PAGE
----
ABC is expected to emerge as the top-rated broadcast network
in prime time when the '94-95 season ends Sunday night, "but
overall, the three-network share of the TV audience dropped
significantly in the period." The three major networks combined
-- ABC, NBC and CBS -- drew just 57% of the TV-viewing audience
this season, down significantly from 61% last season. Basic
cable services "benefited most from" the networks' loss. David
Poltrack, CBS Exec VP in charge of ratings, blames the decline on
the lack of big events, such as the Olympics and the World
Series. CBS fared the worst among, down 21% from last year. In
fact, among adults 18-49, CBS is expected to finish a close
fourth behind Fox in ratings. Fox's ratings growth is the best
for that network since it expanded its prime-time schedule to
seven nights (Elizabeth Jensen, WALL STREET JOURNAL, 4/14).
ON THE HEELS OF THAT: Cap Cities/ABC, GE and News Corp.,
"boosted by a buoyant advertising market, expect to report
strong" 1st quarter earnings gains. CBS posted a 68% decline in
its 1stQ net income (WALL STREET JOURNAL, 4/14).
America Online and the Capitals announced yesterday that the
team now has a site on the online service. With the launch of
"Washington Capitals Online," the team becomes the first pro team
to have a dedicated area on a commercial online service. By
accessing the site, users can order merchandise and tickets, and
receive information about the team, including player photos and
breaking news. Users will also be able to discuss the team with
other fans (Capitals).
ESPN and the Big 12 have reached a multi-year agreement that
gives ESPN, ESPN2, and Creative Sports exclusive rights to all
men's basketball games for five years. The agreement calls for
the Big 12 to be televised on ESPN's Big Monday during conference
play from January to March, additional non-conference and
conference appearances on ESPN and ESPN2, and primetime and
weekend afternoon games syndicated by Creative Sports. ESPN and
Creative Sports also hold the rights to the Big 12 tournament.
The Big 12 begins play in '96 when Texas, Texas A&M, Baylor and
Texas Tech join Big Eight schools Colorado, Kansas, Kansas State,
Iowa State, Missouri, Nebraska, Oklahoma and Oklahoma State
(ESPN). CBS has "expressed an interest" in televising the Big 12
championship (Steve Richardson, DALLAS MORNING NEWS, 4/13).
REALLY BIG MONDAY? The WAC and ESPN are "close" to
finalizing a new basketball TV package, with money reportedly
"all that stands in the way" of a deal. The WAC would reportedly
join Big Monday and receive selected prime-time exposures on
Thursday and Saturday. Also included is a six-game women's
schedule on ESPN. WAC Commissioner Karl Benson: "It's a good
package. It addresses our need for increased exposure and it
provides a national outlet for our women's programs" (Joe Baird,
SALT LAKE TRIBUNE, 4/13).
ABC will debut its four-part woman's sports series -- "A
Passion to Play" -- on Sunday at 3:00pm EDT. Nike, State Farm
and Tampax are all helping underwrite the series. Sunday's
episode features Eastern European champions Nadia Comaneci and
Katarina Witt "evolving from state-supported athletes, used as
ads for socialism, into world-class capitalists" (Michael
Hiestand, USA TODAY, 4/14). The second episode looks at African-
American women in sports, the third examines women's involvement
in extreme sports such as rock climbing and kayaking, and the
last episode will look at motherhood and sports (Terry Blount,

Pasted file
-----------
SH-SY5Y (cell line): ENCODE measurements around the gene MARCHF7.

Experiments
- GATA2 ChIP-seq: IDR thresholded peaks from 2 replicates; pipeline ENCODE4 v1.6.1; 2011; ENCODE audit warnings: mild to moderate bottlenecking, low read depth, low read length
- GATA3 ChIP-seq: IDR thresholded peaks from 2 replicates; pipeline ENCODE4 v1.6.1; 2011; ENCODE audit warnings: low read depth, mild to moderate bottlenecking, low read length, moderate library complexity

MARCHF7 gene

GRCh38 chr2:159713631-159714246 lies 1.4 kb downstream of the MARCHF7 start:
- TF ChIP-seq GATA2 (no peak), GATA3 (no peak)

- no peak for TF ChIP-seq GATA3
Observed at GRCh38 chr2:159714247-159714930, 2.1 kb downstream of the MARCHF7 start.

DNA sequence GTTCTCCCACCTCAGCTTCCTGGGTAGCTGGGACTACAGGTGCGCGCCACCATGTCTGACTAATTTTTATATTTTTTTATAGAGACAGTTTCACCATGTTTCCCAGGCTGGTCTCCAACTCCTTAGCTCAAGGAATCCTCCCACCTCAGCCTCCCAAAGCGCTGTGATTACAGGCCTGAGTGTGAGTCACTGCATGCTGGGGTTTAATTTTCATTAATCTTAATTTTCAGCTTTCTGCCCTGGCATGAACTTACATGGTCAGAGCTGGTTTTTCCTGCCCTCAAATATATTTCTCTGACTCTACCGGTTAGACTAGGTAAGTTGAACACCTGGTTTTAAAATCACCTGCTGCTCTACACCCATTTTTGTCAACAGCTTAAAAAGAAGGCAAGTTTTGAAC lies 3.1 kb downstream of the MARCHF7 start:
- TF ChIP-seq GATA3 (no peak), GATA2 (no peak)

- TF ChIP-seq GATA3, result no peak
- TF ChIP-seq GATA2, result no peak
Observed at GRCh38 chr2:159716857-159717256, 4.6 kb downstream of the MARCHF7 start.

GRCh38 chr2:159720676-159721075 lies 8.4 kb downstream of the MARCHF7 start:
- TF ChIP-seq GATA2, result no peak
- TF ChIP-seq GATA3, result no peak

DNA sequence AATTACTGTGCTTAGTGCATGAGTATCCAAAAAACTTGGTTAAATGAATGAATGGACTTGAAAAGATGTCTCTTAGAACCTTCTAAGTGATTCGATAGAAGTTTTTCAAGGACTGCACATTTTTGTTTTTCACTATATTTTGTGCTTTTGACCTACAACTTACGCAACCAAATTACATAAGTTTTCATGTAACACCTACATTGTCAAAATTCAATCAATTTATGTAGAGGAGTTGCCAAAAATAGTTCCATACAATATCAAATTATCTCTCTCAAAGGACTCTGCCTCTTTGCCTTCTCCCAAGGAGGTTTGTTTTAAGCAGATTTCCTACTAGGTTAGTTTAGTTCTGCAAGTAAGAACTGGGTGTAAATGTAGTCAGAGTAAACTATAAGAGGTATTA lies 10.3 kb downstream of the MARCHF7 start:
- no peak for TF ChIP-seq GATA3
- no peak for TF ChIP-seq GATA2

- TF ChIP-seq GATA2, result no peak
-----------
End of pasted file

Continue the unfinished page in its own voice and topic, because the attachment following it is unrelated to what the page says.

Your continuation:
HOUSTON CHRONICLE, 4/14). ESPN/ABC's Robin Roberts, who hosts
the show, was interviewed with Nadia Comaneci on "Good Morning
America." Roberts: "It takes putting something on consecutively
every weekend on ABC to see these women in this role." Noting
UConn's win, Roberts added: "It's a perfect time to glorify
women in sports" (ABC, 4/14).
HEY, MEDIA JUNKIES: C-SPAN will air a panel discussion on
the future of TV tomorrow at 11am EDT, featuring top industry
execs. The April 4 program was taped in New York. Panelists
include: Cap Cities/ABC COO Robert Iger, Viacom CEO Frank
Biondi, HBO CEO Michael Fuchs, Comcast President Brian Roberts,
NBC CEO Robert Wright, New Media Co. CEO Howard Stringer and New
World Entertainment Chair Brandon Tartikoff (John Carmody,
WASHINGTON POST, 4/14).
The day after the agreement between the Rams and the NFL
allowing the team's move to St. Louis, the national reaction
centers around the ramifications for Fox. In New York, Richard
Sandomir reports on some of the reasons L.A.-based Fox Sports
wanted the team to stay. Sandomir: "Now Fox lacks a National
Football Conference home team for entertaining clients. ... And
KTTV, the Fox-owned Los Angeles station, will lose the local
Rams-oriented advertising revenues that flowed directly to the
Fox bottom line." Sandomir reports that the league will argue
against a Fox rebate, noting the doubleheader possibilities in
L.A. and the added Rams home games Fox can now air in sold-out
St. Louis. But Sandomir calls the Raiders "the clearest
beneficiary" (N.Y. TIMES, 4/14). In Washington, Leonard Shapiro
writes that Fox, despite its well-publicized objections to losing
the No. 2 media market, "could also be a big winner in this move.
Fox can now ask for a rebate on its initial four-year $1.58
billion contract after losing about 4 percent of its potential
audience." Estimates on Fox's compensation range anywhere from
$47M to $250M. However, Shapiro notes, "It's not as if the Rams
had been a hot TV property in recent years," and now Fox can air
games of "the far more popular" 49ers and Cowboys in L.A.
Shapiro also points out that the move will help Fox "jump-start"
one of its newest affils, St. Louis' KTVI, which switches to Fox
for the start of the '95 season (WASHINGTON POST, 4/14).